This year’s Federal Budget speculation frenzy is at an end with the delivery of the Budget on Tuesday night by the Federal Treasurer, Scott Morrison.
Lots of early attention has been given to the new taxes contained in the budget. There will be an increase to the Medicare Levy – to fund the full implementation of the NDIS. This has been well received given the strong support for NDIS and recognition of the need to ensure it is appropriately funded into the future. A big levy on the Australian banks looks like being well received by the community while being criticised by bank advocates who are warning that this money is likely to hit customers and shareholders.
This budget has been sold as a big infrastructure budget and a number of jurisdictions are receiving significant support for infrastructure projects. Early information suggests that the ACT is not one of these with the one project that appears to be supported is planning for the Pialligo avenue duplication. Except in the area of housing affordability, there continues to be little funding for core social infrastructure that is needed for people when they are managing challenging circumstances.
In the weeks leading up to the budget, the Government reduced expectations around housing affordability measures that were originally being touted as a centrepiece of the budget. There are a couple of good initiatives to encourage private investment in affordable housing and to secure funding for homelessness services which are very welcome, particularly for Canberra-based homelessness services that have been dealing with years of funding uncertainty. There are concerns that some other initiatives such as the ability of first home owners to save for a deposit through their superannuation and tax breaks for people downsizing may in fact put upward pressure on housing prices if they are successful. As expected, the Government failed to act in the areas that will make the most difference to housing affordable housing – negative gearing and capital gains tax.
Some of the big initiatives around education have already been well ventilated including the Government’s embracing of needs-based funding for schools. In addition, changes to university funding and requirements for graduates to pay back HECS loan much more rapidly were already foreshadowed. Increased investment in schools funding based on need is welcome, but the budget measures for universities are likely to disadvantage young people into the future.
The most distressing element of this budget is the continued vilification and targeting of people needing to access income support without any clear evidence regarding the positive impact of harsh measures for either individuals or the community. This budget makes savings through introducing harsh penalties for people who do not meet mutual obligation requirements – including being locked out of receiving any income support for a month in some circumstances. There is talk about drug testing for some groups and denying disability support for people who may have caused their disability through drug abuse. Beyond creating the classes of ‘deserving’ and undeserving’ poor, it is hard to see how this will save the community money or be effective in enabling people to deal with substance abuse. These measures reflect a broader emerging trend where particular groups face greater vulnerability and little support to deal with the challenges that sometimes occur in life.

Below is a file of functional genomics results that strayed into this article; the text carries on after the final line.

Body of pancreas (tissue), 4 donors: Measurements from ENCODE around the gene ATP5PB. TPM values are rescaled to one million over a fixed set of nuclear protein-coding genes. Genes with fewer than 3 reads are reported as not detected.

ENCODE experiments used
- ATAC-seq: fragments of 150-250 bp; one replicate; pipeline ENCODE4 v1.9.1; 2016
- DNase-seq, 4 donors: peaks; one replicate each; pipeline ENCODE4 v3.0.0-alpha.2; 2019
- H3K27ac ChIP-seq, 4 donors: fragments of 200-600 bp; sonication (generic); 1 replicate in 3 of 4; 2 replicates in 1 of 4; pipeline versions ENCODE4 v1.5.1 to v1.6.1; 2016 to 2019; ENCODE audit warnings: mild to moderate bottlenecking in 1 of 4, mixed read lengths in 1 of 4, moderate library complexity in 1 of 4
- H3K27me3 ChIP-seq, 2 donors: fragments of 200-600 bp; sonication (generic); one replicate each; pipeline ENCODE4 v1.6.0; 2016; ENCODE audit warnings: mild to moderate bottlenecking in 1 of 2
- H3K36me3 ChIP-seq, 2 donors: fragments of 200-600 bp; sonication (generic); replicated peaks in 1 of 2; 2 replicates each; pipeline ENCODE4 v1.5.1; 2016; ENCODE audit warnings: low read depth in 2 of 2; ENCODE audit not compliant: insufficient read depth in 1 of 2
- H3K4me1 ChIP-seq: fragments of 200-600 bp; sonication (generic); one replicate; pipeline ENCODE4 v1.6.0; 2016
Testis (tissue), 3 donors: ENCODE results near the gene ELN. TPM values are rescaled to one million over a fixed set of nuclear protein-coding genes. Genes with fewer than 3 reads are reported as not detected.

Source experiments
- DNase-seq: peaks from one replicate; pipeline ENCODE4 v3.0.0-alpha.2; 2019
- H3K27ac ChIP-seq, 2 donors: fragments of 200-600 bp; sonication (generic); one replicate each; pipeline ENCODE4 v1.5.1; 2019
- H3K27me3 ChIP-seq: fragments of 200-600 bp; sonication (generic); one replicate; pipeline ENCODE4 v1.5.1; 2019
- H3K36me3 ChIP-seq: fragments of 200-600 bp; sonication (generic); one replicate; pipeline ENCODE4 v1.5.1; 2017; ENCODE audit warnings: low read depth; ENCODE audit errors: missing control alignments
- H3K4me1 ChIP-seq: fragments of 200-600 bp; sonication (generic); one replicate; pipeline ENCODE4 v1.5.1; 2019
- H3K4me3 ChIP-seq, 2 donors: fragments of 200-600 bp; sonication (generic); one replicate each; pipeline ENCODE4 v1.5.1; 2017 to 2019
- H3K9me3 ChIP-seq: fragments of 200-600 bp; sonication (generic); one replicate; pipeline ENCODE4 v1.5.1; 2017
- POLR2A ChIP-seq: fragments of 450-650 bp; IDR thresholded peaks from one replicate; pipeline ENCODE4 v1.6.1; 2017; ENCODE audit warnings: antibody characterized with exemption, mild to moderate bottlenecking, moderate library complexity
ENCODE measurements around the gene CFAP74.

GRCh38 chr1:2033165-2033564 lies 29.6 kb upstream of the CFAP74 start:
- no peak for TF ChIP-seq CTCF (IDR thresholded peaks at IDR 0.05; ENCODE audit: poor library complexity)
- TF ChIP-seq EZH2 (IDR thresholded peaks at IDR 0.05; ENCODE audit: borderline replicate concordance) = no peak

The glaring omission in this budget is any investment around climate change and supporting us to move to a carbon neutral future. Response to this real challenge continues to be delayed and will ultimate mean that it will be more expensive to deal with in future years. Thank goodness that the ACT Government has recognised the need to act and we have action at a local level in this area.
This budget like the one before it is being judged against the benchmark of the horror 2014 Budget. Early analysis suggests that this is a much better budget in that it recognises the need to deal with revenue rather than cutting services, and supports major investments in the areas of education and disability. There is more to do however, particularly in supporting social infrastructure and essential services to our community.
What do you think are the good and bad elements of the 2017-18 Federal Budget for Canberra?
2017-18 Federal Budget coverage:
- Good news for small business but Canberra vetoed for infrastructure spend.
- How the public sector fares in the Budget.
Catchup on our LIVE coverage from Hotel Realm: Andrew Sykes from RSM Australia dissecting “The Rocky Horror Budget”. It was just a jump to the left for Malcolm Turnbull, but still a step to the right with continued attacks on public service pay growth and decentralisation. The impacts of the Budget for Canberra are in the detail – not the headlines.